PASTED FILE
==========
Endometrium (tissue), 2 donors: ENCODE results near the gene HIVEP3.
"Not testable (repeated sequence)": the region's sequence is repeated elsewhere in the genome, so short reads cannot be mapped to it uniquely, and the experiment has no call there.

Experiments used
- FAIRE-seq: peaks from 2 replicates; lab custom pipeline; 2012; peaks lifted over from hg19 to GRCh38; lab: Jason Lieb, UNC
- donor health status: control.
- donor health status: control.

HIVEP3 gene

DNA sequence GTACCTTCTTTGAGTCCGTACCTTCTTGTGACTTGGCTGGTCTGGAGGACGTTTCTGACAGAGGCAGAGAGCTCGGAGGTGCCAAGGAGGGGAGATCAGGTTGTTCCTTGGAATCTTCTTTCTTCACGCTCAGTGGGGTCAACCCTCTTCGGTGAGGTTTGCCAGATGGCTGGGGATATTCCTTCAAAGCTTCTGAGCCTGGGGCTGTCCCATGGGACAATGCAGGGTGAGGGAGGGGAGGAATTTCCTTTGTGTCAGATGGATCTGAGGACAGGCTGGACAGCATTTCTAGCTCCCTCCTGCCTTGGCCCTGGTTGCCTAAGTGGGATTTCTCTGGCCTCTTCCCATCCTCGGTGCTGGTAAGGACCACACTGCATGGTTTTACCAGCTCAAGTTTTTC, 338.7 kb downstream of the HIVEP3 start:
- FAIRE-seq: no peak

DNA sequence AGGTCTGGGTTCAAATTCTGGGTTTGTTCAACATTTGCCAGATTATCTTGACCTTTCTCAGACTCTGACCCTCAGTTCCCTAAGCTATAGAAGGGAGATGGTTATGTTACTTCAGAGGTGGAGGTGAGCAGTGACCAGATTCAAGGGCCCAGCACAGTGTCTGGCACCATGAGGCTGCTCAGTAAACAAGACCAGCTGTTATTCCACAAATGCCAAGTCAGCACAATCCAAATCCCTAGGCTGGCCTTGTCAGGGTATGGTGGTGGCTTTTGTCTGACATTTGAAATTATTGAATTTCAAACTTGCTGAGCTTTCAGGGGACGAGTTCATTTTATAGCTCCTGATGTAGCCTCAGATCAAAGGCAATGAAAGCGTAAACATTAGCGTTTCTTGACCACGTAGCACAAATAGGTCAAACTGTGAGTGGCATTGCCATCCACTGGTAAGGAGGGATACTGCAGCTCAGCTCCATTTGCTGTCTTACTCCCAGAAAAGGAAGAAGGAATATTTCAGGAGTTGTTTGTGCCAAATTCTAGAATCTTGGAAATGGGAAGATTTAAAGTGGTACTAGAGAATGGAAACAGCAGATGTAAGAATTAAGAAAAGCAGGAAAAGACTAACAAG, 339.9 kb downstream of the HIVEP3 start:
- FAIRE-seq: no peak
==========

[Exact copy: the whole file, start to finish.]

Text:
Endometrium (tissue), 2 donors: ENCODE results near the gene HIVEP3.
"Not testable (repeated sequence)": the region's sequence is repeated elsewhere in the genome, so short reads cannot be mapped to it uniquely, and the experiment has no call there.

Experiments used
- FAIRE-seq: peaks from 2 replicates; lab custom pipeline; 2012; peaks lifted over from hg19 to GRCh38; lab: Jason Lieb, UNC
- donor health status: control.
- donor health status: control.

HIVEP3 gene

DNA sequence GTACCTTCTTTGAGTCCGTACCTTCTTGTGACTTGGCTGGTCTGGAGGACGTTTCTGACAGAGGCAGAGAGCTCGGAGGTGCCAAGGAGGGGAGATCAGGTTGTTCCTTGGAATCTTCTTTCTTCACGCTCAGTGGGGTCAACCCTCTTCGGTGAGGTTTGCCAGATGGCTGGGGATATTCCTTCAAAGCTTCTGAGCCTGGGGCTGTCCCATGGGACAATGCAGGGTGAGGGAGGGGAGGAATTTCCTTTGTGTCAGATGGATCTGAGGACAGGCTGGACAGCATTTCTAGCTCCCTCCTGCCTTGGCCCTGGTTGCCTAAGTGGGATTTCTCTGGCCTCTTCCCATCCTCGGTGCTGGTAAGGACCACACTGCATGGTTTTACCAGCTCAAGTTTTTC, 338.7 kb downstream of the HIVEP3 start:
- FAIRE-seq: no peak

DNA sequence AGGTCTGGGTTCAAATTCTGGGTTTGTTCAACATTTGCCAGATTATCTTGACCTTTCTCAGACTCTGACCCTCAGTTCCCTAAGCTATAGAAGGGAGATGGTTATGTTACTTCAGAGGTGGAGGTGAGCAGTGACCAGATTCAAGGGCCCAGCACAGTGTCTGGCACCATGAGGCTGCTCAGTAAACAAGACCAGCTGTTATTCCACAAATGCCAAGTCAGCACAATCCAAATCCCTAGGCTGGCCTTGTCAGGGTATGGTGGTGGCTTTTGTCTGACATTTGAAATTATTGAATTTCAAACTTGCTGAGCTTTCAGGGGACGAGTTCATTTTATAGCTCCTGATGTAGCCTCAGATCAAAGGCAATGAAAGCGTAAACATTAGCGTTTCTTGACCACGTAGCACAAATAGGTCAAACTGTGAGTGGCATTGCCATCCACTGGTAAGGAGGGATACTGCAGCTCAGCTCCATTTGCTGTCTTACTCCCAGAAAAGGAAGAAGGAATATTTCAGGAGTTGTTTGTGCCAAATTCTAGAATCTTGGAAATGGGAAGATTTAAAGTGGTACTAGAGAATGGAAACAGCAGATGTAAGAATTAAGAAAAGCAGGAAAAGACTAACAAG, 339.9 kb downstream of the HIVEP3 start:
- FAIRE-seq: no peak